Copyright 1989 The Financial Times Limited
Financial Times (London)
December 30, 1989, Saturday
SECTION: SECTION I; Overseas News; Pg. 2
LENGTH: 344 words
HEADLINE: US racist group claims responsibility for bombings
BYLINE: LIONEL BARBER, WASHINGTON
A PREVIOUSLY unknown US white racist group has claimed responsibility for a series of bombings in the South which included the killing of a Federal judge and a prominent black civil rights leader.
The FBI said it is treating seriously the claim which appeared in a letter signed 'Americans for a Competent Federal Judiciary' which was read out in part on a television news station in Atlanta.
In the letter, the group also threatened to kill two unnamed leading members of the National Association for the Advancement of Coloured People, the black civil rights group, in reprisal for the rape and murder of a white exercise class teacher in Atlanta in 1988.
Last August, two black men were charged with rape and kidnapping in the widely publicised case.
The TV station's decision to broadcast portions of the letter was made on the advice of the FBI, which was concerned about a threat of further violence if the letter was not made available to the media. But the move has already proved controversial.
One TV official said 'it is a strange situation to be covering the story and then becoming part of it.' Other observers noted the letter's violent, racist language which included a threat to kill one federal judge, one attorney and one NAACP member 'anytime a black man rapes a white woman in Alabama, Florida or Georgia.'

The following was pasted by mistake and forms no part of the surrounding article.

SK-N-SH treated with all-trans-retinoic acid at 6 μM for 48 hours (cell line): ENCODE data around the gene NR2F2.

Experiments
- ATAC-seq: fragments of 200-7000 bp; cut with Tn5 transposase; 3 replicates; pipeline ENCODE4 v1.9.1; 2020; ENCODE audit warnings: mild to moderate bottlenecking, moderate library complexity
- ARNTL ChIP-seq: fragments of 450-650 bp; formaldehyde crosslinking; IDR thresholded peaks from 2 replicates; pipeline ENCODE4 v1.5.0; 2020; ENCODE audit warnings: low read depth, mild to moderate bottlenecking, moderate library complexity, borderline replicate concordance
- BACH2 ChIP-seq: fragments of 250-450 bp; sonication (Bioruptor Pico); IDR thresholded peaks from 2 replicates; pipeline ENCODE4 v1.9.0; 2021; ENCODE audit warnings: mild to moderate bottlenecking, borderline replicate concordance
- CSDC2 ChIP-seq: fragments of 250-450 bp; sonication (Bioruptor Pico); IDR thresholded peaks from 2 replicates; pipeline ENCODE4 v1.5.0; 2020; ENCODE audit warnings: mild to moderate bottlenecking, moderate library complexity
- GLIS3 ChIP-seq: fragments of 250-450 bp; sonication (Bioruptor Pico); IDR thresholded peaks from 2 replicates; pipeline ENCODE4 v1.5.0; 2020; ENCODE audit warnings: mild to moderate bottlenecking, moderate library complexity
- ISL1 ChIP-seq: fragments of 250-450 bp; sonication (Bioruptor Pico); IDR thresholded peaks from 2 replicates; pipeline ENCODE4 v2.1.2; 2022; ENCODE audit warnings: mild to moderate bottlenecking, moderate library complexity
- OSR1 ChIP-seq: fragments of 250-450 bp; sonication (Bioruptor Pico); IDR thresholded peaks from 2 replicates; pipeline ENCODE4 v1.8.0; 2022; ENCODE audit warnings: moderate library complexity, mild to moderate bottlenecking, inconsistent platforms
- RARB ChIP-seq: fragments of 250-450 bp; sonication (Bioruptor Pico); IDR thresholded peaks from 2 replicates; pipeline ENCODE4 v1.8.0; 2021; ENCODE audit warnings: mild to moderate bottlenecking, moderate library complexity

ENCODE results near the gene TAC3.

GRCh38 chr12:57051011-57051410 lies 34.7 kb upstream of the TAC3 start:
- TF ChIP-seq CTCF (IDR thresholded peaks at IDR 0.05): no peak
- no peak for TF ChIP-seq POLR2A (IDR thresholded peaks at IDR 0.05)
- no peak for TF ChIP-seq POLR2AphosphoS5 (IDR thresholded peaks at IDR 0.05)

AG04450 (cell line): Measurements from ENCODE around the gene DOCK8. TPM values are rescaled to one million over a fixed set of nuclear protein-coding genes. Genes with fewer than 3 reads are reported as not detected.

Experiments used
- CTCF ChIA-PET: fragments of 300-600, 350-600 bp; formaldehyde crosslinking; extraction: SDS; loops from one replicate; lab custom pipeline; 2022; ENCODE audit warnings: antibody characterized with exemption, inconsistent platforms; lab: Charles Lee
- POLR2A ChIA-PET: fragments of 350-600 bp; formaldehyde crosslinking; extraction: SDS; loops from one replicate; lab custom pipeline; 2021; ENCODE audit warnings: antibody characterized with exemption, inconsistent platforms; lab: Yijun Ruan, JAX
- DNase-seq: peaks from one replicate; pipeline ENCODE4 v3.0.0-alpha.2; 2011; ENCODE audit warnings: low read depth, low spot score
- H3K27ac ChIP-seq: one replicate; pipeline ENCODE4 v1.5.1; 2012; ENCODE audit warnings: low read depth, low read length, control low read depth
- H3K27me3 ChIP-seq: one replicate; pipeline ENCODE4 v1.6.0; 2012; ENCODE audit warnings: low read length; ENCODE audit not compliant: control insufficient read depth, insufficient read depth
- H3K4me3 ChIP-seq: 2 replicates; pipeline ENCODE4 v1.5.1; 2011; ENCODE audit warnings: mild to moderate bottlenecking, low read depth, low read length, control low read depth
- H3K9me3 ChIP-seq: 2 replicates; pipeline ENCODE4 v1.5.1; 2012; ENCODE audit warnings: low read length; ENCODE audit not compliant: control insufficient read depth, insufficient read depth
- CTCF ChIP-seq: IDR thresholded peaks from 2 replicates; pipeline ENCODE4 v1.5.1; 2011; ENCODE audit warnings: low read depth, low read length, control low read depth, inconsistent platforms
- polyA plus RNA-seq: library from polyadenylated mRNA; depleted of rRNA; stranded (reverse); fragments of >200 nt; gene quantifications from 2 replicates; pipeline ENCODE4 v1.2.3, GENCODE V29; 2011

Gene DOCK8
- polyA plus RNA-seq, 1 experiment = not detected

Going public with the letter on Thursday night has aroused fears among the black community in Atlanta that a new, racially motivated white supremacist network may have sprung up. But there is no firm proof of this and the FBI believes it could be the work of a deranged individual.
The FBI also disclosed that the same group sent out letters last week after this month's pipe Bomb attacks, two of which were defused and two of which exploded, killing Judge Robert Vance in his Birmingham, Alabama home and Mr Robert Robinson, an attorney in Savannah, Georgia. Until recently, there had been speculation that the killings were reprisals for the Bush administration's crackdown on Latin American narcotics traffickers. RACE & RACISM (90%); JUDGES (90%); MURDER (78%); LAWYERS (78%); TELEVISION INDUSTRY (76%); VIOLENT CRIME (75%); TELEVISION PROGRAMMING (71%);